A Conversation with author Philip Yancey

By Caroline Beidler

On one bright summer afternoon, after a couple of days drug binge, my boyfriend at the time and I were driving around. All I had strength for was the slow inhale of menthol cigarettes and staring out the window. I was nauseous, every muscle screaming, my head pulsating with sharp stabs of pain. My nose was raw and red. My baggy flannel was stained by nose bleeds.

After realizing we weren’t going to get any more drugs, I held back as long as I could and then watched in the passenger mirror as tears and cigarette smoke mixed with snot and my shoulders bobbed up and down with quiet sobs. I looked into the clouds, cursing the sun that mocked me with its beauty. How can there be a God, I remember thinking, when I feel like this?

Using alcohol and other drugs

When I was sixteen years old, I spent most of my time getting high. Trying anything to bring my body back to equilibrium. It stopped being “fun” and turned into need. I needed to use in order to feel normal. What I didn’t know at that time was that my entire system was regularly flushed with cortisol because of the trauma I’d experienced. I was anxious and fearful and the only coping strategy I had was self-medicating. Using alcohol and other drugs was a way to run from my pain. 

We pulled up to a stop light and I looked to my right. A family stopped next to us in a mini-van. The woman was laughing. I saw the outline of car seats in the back, with bobbling legs and small, blonde heads. Kids were dancing and I could faintly hear singing. All at once, my cheeks flushed red and I turned my attention towards God:

“If you are really here, I wouldn’t feel like this!”


“I could stop.” 

We pulled away from the red light and I trailed the silver mini-van with my tear-stained gaze as it sped ahead. I imagined the family getting to their destination, a pristine house in the suburbs. I continued my interrogation:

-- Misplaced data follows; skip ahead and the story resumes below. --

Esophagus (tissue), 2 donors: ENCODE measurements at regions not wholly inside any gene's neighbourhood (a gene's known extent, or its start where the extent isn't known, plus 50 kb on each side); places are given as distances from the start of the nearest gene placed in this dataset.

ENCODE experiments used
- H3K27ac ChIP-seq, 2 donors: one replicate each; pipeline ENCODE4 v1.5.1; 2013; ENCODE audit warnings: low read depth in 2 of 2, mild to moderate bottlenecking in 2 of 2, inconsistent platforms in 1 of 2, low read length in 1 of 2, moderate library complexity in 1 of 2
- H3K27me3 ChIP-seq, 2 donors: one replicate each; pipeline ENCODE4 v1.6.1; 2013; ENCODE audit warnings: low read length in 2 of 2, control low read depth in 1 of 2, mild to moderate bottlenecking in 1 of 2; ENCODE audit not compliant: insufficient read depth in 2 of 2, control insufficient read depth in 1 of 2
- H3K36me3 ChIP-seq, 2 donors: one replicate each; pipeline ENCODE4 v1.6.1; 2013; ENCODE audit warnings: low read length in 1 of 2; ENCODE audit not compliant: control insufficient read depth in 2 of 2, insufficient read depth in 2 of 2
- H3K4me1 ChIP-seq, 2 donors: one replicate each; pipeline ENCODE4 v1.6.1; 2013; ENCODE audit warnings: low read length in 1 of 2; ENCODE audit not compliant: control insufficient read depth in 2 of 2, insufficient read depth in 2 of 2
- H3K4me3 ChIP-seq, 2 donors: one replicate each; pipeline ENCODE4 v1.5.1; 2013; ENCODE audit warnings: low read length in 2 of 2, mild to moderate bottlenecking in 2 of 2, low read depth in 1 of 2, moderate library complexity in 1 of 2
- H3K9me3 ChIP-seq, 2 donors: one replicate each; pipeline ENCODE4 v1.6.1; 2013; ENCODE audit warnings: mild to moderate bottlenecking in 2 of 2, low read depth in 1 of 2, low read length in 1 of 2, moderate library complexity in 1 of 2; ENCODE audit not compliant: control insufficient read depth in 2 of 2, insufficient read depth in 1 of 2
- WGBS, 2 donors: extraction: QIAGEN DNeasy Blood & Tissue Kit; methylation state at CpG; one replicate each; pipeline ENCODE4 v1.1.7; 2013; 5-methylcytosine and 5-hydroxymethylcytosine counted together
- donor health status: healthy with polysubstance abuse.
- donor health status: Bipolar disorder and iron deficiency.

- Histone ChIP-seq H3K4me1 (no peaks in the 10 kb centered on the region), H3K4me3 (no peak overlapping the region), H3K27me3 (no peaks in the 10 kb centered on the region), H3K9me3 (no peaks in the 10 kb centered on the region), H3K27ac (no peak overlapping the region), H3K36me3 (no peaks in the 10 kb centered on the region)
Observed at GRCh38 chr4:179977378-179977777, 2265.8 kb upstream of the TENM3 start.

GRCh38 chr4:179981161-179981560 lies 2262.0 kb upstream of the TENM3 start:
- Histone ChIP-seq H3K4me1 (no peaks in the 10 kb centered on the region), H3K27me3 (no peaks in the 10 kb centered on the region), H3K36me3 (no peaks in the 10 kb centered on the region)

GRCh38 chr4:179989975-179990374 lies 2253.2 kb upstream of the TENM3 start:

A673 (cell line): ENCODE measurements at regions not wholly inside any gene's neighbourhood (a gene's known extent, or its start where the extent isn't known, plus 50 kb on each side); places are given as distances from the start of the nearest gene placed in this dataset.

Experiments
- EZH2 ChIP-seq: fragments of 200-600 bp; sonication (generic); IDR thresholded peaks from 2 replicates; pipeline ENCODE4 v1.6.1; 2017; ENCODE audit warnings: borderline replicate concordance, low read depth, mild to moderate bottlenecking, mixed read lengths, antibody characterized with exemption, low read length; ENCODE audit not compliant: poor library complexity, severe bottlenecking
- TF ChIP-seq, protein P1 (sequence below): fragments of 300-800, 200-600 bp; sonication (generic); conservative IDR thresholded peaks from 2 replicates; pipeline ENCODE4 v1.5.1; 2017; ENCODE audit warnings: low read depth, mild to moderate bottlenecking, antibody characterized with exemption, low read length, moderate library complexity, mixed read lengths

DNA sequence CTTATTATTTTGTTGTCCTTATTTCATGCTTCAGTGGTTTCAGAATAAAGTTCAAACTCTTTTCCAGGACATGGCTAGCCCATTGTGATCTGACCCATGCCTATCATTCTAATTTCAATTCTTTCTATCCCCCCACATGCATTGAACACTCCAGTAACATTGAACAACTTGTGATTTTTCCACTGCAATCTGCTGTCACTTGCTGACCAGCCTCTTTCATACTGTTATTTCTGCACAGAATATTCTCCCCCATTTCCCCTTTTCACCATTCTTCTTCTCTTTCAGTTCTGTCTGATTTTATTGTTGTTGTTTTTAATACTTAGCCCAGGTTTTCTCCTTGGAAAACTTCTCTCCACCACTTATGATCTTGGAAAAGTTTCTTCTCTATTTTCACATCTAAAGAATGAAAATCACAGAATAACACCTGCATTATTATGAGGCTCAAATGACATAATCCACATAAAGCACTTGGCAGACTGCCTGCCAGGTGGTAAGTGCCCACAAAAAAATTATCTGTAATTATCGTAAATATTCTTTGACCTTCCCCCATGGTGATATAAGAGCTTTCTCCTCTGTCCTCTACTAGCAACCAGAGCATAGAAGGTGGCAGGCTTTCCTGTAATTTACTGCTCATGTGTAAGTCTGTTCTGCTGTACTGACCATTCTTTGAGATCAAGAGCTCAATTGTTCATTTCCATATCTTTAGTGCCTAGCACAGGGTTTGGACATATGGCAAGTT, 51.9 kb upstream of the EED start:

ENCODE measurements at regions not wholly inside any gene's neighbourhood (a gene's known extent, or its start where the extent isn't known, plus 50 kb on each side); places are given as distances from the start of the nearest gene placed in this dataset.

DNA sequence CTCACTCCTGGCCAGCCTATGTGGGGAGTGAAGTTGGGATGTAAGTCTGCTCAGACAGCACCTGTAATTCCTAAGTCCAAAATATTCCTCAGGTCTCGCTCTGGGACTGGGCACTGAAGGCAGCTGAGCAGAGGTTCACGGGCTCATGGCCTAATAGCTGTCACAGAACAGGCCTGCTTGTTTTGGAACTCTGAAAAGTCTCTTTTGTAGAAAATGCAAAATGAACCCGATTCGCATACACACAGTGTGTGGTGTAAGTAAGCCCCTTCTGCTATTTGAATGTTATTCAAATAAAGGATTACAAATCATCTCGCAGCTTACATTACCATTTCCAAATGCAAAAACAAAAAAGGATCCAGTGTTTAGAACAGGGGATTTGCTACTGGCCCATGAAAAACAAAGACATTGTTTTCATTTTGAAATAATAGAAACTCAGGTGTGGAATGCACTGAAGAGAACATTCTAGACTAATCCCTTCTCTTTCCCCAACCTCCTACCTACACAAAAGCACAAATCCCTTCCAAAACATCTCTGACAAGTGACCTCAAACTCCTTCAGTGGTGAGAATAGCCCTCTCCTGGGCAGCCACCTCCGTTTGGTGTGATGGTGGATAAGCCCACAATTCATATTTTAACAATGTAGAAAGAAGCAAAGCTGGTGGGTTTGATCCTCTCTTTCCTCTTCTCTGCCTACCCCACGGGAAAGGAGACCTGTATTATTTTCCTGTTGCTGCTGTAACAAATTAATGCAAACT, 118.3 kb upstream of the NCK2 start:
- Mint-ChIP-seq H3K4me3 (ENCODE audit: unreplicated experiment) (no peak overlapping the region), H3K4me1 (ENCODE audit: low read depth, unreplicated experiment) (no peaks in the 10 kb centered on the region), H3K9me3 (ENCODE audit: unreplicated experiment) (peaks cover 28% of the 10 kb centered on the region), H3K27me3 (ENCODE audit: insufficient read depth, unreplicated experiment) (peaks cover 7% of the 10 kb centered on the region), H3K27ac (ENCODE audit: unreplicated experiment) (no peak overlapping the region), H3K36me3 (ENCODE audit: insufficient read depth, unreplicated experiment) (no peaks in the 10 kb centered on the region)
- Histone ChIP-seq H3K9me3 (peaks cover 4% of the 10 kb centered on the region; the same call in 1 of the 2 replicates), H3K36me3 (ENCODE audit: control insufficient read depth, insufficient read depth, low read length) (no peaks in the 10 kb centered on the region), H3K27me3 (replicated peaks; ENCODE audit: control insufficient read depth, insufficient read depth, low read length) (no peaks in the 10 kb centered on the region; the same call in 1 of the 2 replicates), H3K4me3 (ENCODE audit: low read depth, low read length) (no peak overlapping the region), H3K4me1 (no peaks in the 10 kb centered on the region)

“If there is a God, why am I in so much pain?”

No answer.



How do I reconcile a loving God with a hurting world? 

In Disappointment with God, spiritual writer and journalist Philip Yancey asks what my sixteen-year-old self grappled with during excruciating years of drug use, sexual violence, and addiction: “if God has the ability to act fairly, speak audibly, and appear visibly, why, then, does he seem so reluctant to intervene today?” If God is so good, then why is the world aching? Why am I in so much pain? How do I reconcile a loving God with a hurting world? 

Over time because of guides like Philip Yancey, other addiction recovery supports, and God himself, I have been able to look back at tough events in my life: trauma, sexual violence, and addiction, with grace—even acceptance. Struggle might be a part of my story, of all of our stories, but it’s not the only chapter. In his writings, Philip Yancey shows me that with doubt, can come a new faithful beginning. With pain and hurt, redemption. God’s world can become, regardless of our experiences, “a gift to enjoy with grace-healed eyes.”  

Want to hear more? Check out my interview with Philip Yancey here: https://www.brightstoryshine.com/listen


Caroline Beidler, MSW is an author, recovery advocate and founder of the storytelling platform Bright Story Shine. Her new book Downstairs Church: Finding Hope in the Grit of Addiction and Trauma Recovery is available anywhere you buy books. With almost 20 years in leadership within social work and ministry, she is a team writer for the Grit and Grace Project and blogger at the global recovery platform In the Rooms. Caroline lives in Tennessee with her husband and twins where she enjoys hiking in the mountains and building up her community’s local recovery ministry. Connect with her @carolinebeidler_official and https://www.facebook.com/carolinebeidlermsw

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